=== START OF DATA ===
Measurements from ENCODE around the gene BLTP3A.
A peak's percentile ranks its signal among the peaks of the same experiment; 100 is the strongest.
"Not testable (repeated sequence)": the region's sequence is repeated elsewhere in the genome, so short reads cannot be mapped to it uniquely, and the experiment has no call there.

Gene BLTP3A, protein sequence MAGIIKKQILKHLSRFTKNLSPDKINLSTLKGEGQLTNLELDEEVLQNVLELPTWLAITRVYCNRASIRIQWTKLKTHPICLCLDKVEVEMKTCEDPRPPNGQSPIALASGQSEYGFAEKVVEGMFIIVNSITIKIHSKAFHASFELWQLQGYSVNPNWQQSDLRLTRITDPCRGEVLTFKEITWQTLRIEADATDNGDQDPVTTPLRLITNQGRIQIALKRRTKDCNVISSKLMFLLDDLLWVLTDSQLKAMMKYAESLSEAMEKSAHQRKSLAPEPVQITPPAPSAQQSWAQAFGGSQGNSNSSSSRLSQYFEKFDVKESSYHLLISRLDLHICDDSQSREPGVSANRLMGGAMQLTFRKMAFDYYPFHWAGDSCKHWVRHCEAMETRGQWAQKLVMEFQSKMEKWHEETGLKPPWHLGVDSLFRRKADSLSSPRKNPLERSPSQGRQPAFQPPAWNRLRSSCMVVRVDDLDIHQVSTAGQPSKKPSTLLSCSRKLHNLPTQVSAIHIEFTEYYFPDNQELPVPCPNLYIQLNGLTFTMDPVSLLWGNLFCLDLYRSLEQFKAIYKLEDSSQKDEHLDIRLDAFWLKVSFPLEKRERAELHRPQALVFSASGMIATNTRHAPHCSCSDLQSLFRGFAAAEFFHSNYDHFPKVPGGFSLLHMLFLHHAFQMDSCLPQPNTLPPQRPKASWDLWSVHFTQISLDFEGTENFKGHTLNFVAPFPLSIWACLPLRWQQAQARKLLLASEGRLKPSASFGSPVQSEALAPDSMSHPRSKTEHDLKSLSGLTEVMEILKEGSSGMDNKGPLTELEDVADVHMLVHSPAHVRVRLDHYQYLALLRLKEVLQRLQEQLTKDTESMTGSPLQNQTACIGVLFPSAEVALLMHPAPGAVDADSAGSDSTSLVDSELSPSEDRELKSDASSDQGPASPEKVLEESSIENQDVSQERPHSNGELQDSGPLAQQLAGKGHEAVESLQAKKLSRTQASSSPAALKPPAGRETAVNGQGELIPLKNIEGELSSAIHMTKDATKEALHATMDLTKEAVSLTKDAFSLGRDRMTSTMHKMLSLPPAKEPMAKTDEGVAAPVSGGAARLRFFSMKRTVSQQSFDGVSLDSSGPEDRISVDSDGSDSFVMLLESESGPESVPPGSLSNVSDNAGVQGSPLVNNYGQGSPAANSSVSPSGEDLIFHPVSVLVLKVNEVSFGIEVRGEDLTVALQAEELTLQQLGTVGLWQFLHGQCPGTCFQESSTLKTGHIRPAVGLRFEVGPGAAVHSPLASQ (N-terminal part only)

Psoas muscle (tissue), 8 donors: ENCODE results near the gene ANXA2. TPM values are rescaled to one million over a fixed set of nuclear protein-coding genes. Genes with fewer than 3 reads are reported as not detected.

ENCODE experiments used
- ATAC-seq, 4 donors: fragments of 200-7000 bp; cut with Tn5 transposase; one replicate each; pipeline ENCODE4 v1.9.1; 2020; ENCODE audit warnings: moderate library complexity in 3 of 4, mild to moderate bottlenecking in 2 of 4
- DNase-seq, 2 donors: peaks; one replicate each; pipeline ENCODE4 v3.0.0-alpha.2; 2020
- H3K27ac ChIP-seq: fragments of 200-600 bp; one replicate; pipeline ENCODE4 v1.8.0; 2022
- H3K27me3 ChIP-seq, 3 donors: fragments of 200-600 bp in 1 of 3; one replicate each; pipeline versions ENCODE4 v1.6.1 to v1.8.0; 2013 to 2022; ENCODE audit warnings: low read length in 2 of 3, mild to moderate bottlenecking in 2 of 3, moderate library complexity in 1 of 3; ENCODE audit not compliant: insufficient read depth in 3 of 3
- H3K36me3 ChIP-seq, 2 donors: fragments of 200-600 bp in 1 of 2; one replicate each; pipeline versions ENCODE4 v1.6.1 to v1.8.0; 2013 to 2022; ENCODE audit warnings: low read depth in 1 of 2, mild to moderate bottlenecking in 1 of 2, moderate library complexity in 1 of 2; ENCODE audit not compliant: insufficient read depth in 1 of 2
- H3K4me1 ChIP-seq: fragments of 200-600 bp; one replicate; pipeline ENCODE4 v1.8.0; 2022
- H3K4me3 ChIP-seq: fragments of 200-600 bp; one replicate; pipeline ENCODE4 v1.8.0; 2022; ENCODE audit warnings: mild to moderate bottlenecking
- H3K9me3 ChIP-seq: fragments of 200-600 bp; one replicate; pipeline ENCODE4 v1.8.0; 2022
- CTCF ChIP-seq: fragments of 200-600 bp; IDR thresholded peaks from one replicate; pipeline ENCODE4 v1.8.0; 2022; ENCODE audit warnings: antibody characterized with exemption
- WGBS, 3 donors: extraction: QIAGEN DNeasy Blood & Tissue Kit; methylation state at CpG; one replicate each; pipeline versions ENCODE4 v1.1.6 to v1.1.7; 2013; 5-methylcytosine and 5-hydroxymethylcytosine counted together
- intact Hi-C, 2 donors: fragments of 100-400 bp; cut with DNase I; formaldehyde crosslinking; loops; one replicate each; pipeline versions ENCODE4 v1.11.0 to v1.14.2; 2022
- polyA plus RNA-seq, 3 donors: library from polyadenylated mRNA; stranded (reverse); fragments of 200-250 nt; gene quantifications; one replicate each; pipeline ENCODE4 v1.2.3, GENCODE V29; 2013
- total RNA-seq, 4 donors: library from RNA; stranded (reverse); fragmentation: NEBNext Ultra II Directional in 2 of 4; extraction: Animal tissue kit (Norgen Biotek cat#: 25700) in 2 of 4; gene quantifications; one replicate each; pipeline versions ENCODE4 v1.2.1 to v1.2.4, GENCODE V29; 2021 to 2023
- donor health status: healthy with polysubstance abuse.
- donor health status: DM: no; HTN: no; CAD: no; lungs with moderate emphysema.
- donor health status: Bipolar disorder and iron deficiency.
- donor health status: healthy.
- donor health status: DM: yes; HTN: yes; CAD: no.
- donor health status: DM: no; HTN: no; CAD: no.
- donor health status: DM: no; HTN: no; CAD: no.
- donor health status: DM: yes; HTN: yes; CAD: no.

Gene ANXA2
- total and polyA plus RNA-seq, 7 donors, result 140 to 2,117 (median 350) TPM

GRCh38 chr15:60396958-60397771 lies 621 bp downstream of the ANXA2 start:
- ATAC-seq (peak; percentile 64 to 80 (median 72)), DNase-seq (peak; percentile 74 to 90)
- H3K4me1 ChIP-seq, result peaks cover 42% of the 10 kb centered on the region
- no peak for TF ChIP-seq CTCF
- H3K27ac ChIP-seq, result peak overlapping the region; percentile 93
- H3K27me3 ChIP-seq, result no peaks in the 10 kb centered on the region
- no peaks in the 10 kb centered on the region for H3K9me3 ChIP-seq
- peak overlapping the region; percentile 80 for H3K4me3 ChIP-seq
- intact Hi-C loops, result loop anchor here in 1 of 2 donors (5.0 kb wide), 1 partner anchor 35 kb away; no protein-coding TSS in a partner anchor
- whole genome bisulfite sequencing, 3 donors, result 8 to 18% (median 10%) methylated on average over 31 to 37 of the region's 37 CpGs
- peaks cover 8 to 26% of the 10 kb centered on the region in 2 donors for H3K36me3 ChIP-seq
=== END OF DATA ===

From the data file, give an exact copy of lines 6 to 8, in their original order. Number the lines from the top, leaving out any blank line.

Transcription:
ENCODE experiments used
- ATAC-seq, 4 donors: fragments of 200-7000 bp; cut with Tn5 transposase; one replicate each; pipeline ENCODE4 v1.9.1; 2020; ENCODE audit warnings: moderate library complexity in 3 of 4, mild to moderate bottlenecking in 2 of 4
- DNase-seq, 2 donors: peaks; one replicate each; pipeline ENCODE4 v3.0.0-alpha.2; 2020